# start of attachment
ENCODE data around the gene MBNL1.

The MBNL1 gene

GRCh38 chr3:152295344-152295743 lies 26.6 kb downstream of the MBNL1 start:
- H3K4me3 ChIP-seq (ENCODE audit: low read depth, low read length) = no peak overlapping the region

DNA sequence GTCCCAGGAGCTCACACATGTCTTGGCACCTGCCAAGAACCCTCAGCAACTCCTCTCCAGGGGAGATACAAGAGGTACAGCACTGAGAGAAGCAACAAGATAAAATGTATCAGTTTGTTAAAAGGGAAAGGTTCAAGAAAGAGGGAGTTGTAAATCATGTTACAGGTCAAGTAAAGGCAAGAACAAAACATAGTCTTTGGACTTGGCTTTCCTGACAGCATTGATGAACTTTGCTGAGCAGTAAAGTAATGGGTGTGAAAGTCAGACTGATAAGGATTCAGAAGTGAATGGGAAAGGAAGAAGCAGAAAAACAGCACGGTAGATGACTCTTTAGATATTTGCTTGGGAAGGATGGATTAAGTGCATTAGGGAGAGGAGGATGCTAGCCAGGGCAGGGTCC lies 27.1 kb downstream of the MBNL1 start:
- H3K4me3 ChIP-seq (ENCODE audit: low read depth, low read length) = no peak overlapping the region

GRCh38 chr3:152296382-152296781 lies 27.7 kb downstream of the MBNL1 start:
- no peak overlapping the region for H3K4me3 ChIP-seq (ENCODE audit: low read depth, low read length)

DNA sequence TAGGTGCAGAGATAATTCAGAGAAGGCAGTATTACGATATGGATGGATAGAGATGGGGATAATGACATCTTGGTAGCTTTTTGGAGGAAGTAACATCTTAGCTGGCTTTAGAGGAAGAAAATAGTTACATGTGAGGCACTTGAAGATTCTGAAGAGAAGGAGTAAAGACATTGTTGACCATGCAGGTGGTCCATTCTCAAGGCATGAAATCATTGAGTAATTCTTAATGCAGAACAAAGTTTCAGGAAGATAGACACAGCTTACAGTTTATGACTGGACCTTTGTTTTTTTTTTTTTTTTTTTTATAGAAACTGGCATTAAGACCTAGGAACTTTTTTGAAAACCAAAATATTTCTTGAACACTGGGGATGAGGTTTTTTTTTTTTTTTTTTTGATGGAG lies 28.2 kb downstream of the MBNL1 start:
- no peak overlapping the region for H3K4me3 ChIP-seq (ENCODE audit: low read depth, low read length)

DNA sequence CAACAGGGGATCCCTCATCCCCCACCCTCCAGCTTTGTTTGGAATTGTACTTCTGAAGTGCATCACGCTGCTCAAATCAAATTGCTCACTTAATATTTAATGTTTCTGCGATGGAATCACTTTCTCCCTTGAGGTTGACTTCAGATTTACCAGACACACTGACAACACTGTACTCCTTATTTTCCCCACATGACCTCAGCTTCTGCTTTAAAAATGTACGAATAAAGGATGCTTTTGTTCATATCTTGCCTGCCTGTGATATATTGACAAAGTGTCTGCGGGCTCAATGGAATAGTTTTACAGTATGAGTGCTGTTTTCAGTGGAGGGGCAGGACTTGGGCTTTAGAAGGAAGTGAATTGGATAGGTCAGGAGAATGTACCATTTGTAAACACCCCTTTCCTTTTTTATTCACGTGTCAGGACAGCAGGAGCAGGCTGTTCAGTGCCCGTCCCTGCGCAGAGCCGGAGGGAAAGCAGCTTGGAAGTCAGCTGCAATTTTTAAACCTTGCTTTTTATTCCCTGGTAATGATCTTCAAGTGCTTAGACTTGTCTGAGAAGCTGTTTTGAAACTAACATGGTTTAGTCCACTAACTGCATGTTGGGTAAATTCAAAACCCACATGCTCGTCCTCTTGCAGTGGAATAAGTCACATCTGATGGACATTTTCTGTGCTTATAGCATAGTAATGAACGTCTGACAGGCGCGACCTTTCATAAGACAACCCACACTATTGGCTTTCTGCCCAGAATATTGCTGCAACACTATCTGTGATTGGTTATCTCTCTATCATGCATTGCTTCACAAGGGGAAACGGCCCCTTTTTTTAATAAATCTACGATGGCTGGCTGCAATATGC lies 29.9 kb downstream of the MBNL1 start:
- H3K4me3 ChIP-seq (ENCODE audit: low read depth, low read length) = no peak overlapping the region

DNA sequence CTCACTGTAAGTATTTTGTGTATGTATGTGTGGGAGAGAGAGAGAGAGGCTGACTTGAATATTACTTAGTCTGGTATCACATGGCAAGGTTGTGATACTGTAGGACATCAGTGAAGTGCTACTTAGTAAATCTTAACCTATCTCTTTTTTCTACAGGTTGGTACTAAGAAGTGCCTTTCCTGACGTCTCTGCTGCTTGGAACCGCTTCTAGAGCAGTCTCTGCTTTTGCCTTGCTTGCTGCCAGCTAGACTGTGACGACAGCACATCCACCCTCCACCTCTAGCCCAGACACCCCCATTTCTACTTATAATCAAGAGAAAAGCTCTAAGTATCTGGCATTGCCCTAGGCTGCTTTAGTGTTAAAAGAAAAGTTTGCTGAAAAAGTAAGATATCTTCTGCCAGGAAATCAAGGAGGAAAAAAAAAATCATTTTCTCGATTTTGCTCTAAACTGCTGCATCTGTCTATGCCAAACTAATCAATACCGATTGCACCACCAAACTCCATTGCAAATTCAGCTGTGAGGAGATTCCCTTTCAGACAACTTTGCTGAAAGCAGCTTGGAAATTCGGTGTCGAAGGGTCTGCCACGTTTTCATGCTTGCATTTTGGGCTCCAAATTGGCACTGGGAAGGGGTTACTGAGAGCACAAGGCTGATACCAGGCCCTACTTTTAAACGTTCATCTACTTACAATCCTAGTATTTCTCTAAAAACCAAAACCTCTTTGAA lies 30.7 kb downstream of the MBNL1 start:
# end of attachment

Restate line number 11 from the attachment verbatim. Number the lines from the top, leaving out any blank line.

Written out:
DNA sequence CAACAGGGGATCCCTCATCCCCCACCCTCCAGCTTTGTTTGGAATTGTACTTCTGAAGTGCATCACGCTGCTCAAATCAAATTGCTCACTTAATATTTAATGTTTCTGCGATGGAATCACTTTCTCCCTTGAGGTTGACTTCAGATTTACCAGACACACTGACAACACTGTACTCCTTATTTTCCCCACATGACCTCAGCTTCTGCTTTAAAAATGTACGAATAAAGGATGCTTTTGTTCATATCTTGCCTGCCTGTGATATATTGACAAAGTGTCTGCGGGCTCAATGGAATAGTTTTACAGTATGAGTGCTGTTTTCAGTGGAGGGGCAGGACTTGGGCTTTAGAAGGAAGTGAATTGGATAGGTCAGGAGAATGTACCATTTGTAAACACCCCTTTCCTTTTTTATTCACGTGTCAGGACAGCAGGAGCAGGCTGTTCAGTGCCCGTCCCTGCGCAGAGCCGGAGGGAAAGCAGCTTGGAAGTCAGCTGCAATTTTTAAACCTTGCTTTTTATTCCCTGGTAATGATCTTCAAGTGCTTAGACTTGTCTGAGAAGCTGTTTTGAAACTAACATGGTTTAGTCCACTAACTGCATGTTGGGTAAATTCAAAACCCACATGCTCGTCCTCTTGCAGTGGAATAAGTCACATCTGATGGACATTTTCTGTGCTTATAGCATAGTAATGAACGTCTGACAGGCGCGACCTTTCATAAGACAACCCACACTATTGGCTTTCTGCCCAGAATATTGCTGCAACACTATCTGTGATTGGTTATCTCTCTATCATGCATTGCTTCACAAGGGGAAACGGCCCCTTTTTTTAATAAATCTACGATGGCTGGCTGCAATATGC lies 29.9 kb downstream of the MBNL1 start: